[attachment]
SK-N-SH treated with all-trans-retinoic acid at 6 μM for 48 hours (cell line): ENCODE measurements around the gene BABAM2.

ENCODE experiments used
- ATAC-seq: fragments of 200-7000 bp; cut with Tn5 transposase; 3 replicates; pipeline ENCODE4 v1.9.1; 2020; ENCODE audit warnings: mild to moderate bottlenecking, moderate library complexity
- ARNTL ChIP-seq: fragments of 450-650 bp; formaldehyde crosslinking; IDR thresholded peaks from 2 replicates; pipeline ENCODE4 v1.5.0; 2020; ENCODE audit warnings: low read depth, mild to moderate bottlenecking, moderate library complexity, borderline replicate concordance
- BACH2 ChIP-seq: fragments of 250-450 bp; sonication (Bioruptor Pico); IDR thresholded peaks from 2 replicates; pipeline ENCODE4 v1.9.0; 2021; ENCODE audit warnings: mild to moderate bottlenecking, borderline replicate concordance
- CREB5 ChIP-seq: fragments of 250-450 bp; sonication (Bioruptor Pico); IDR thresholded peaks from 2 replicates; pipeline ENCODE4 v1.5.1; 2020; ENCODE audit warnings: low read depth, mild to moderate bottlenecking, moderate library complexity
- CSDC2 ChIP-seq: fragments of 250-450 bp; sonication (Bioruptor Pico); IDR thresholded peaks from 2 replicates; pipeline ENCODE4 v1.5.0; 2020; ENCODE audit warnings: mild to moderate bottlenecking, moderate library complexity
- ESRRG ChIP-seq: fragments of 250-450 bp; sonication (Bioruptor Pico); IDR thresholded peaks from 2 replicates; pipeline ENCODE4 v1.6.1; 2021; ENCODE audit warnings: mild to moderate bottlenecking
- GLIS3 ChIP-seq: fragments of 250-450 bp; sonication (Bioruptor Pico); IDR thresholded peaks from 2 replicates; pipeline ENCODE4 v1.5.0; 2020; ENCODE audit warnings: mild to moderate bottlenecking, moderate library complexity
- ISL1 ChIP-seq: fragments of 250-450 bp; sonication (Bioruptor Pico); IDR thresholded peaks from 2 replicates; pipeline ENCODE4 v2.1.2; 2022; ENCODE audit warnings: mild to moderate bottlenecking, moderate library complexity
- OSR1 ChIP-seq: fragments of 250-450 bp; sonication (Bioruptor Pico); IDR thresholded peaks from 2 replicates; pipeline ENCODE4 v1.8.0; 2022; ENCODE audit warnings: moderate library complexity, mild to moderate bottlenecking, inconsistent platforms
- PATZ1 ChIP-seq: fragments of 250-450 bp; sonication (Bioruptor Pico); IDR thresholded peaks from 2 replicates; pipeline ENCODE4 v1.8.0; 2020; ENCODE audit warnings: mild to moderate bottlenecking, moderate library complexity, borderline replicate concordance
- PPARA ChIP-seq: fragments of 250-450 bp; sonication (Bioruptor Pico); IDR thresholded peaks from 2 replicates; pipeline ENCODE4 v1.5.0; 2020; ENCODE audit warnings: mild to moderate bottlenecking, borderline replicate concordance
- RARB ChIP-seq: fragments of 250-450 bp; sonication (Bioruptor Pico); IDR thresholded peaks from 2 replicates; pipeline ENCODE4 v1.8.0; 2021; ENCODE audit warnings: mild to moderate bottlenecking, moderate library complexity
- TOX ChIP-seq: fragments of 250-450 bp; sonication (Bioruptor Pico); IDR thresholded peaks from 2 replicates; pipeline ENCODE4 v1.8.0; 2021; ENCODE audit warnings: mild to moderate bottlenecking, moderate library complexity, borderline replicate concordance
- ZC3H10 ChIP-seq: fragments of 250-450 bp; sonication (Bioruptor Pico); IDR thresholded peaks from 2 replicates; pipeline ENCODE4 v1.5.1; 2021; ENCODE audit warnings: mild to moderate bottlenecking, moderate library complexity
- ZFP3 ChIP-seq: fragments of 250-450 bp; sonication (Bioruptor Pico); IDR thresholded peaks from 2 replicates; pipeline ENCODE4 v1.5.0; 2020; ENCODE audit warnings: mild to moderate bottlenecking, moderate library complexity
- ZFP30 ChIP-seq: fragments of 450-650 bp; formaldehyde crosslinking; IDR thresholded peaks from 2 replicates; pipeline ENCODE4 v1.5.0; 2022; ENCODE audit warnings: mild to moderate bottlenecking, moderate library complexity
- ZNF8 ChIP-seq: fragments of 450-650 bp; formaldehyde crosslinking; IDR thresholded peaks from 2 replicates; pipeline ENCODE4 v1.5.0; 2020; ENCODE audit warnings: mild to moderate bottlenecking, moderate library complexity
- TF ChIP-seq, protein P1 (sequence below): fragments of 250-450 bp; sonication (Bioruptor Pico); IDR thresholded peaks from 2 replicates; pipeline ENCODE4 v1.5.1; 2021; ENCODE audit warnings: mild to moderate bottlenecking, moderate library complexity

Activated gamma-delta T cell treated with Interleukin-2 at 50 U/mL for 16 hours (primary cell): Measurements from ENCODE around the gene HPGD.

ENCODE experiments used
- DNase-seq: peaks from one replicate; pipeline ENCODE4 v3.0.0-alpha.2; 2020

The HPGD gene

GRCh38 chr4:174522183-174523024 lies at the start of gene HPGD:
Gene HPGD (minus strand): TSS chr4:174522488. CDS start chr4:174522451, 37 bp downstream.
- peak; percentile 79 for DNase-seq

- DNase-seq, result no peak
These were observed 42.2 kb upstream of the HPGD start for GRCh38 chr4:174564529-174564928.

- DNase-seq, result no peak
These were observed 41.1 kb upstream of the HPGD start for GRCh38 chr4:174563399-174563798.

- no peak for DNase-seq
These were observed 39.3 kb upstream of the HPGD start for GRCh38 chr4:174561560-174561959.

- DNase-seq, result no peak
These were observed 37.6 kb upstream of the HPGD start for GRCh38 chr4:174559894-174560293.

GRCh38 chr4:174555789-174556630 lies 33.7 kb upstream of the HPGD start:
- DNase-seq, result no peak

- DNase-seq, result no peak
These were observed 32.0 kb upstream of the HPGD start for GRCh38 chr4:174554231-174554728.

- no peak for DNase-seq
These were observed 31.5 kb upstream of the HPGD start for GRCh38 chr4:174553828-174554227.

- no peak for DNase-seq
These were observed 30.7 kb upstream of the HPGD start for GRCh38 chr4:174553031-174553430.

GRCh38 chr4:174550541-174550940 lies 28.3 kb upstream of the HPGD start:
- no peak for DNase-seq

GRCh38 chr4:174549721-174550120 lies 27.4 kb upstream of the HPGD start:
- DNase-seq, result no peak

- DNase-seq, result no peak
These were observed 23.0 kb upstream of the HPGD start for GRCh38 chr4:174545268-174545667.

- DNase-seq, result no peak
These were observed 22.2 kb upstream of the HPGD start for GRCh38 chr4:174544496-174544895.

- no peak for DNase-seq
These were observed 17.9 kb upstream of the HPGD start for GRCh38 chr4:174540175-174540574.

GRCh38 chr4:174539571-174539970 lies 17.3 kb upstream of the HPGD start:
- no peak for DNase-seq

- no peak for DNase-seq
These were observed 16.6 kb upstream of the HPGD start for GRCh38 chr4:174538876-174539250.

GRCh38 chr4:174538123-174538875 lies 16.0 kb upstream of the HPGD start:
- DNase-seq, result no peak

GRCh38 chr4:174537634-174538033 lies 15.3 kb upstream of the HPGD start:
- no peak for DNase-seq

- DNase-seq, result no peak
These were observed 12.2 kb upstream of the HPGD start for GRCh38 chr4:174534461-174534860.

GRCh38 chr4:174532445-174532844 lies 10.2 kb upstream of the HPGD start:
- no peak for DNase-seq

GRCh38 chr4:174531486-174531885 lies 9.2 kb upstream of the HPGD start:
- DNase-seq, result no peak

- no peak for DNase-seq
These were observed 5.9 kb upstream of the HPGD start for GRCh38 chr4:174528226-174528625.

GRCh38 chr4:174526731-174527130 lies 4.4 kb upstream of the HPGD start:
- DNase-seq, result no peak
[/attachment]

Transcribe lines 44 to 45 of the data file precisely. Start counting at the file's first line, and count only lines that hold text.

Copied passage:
GRCh38 chr4:174550541-174550940 lies 28.3 kb upstream of the HPGD start:
- no peak for DNase-seq